A Turning Inward

February 13, 2014

In tracing this economy back to its roots, we note a prevailing concern: there is a turning inward whereby one provides for one’s own. This tendency begins with the individual and extends to the family, community, and nation.

The origin of this turning inward comes from man’s natural desire to express his personality and originality. To do this, he draws from and vigorously develops those God-given qualities and possibilities that make him unique and unmistakable in the order of creation.*

"This turning inward contrasts sharply with the modern notion of individualism..." Photo by Ed Yourdon

“This turning inward contrasts sharply with the modern notion of individualism…” Photo by Ed Yourdon

This turning inward contrasts sharply with the modern notion of individualism in which individuals close themselves up in the world of their own self-interest and then turn outward, becoming part of the masses to avoid complete isolation.

On the contrary, when individuals express their individuality in an organic order, they delve deeply within themselves as a means of developing a self-assurance, which allows them to stand out and define themselves unambiguously in society. They have principles, certainty, independence, and dignity. They are not part of the masses or slaves of public opinion.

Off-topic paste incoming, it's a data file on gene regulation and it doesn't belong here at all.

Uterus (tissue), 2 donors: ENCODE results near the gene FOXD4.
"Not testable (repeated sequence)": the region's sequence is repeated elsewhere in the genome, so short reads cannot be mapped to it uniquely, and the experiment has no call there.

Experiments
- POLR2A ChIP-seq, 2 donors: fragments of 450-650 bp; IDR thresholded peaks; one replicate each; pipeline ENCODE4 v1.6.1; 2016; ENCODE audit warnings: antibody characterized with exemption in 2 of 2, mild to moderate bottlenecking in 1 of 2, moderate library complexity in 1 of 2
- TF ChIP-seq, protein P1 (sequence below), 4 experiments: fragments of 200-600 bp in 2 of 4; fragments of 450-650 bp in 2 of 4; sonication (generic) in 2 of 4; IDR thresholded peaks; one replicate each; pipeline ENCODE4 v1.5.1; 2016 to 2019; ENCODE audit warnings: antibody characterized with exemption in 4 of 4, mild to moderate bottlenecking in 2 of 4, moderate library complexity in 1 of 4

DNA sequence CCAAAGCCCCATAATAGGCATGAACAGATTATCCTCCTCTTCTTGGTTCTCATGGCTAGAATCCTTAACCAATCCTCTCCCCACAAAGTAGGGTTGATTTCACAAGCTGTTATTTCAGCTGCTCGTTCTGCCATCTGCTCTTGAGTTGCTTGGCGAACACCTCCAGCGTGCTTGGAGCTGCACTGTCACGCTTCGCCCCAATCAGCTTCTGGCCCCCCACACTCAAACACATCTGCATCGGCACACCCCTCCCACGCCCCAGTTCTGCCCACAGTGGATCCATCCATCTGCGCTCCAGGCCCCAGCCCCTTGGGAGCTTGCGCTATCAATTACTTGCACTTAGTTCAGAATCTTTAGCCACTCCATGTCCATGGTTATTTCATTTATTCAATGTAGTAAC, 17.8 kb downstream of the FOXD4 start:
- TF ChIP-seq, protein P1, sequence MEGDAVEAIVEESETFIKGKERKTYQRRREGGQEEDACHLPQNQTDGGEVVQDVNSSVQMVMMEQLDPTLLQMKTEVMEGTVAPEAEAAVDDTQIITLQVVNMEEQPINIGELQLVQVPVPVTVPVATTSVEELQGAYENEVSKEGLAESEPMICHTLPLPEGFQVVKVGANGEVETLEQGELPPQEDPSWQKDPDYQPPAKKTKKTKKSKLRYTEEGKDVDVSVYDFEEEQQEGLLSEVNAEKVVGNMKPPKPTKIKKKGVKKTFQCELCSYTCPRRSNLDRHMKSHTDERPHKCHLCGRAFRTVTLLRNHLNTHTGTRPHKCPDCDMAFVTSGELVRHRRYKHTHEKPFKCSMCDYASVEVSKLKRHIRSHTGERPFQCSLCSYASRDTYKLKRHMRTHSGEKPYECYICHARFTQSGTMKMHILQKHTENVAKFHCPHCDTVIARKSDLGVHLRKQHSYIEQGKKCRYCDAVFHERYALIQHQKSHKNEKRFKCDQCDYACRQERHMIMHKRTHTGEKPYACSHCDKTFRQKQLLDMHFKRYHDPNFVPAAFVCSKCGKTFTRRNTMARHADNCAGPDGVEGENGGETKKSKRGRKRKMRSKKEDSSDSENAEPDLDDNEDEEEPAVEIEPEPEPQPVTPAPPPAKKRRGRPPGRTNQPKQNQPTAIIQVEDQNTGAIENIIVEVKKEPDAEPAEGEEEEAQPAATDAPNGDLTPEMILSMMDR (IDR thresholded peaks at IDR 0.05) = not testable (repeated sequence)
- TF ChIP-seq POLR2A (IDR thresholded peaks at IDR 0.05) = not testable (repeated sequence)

Charity by Frederick Morgan

Charity by Frederick Morgan

Such persons have the means to perceive the meaning of their lives and how they fit into society. They make use of small social units, especially the family, to help properly develop their personality and, in turn, they impart something of their own character on the social groups to which they belong.

Place de la Concorde by Friedrich Perlberg

Place de la Concorde by Friedrich Perlberg

Extending this notion of turning inward yet further, we can say that social groups, as moral entities, can also seek a similar expression of their unique character. Villages, parishes, institutions, academies, and families all have the capacity to draw from and develop their own qualities springing from the vibrant richness of their members. From this development, each social group finds its own path, which later can give rise to the birth of cultures and civilizations.

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* See Aquinas, Summa Contra Gentiles, II, 45; Aquinas, Summa Theologica, I, q. 47, a. 2; I, q. 50, a. 4.

 

John Horvat, Return to Order: From a Frenzied Economy to an Organic Christian Society—Where We’ve Been, How We Got Here, and Where We Need to Go (York, Penn.: York Press, 2013), 271-2.

 

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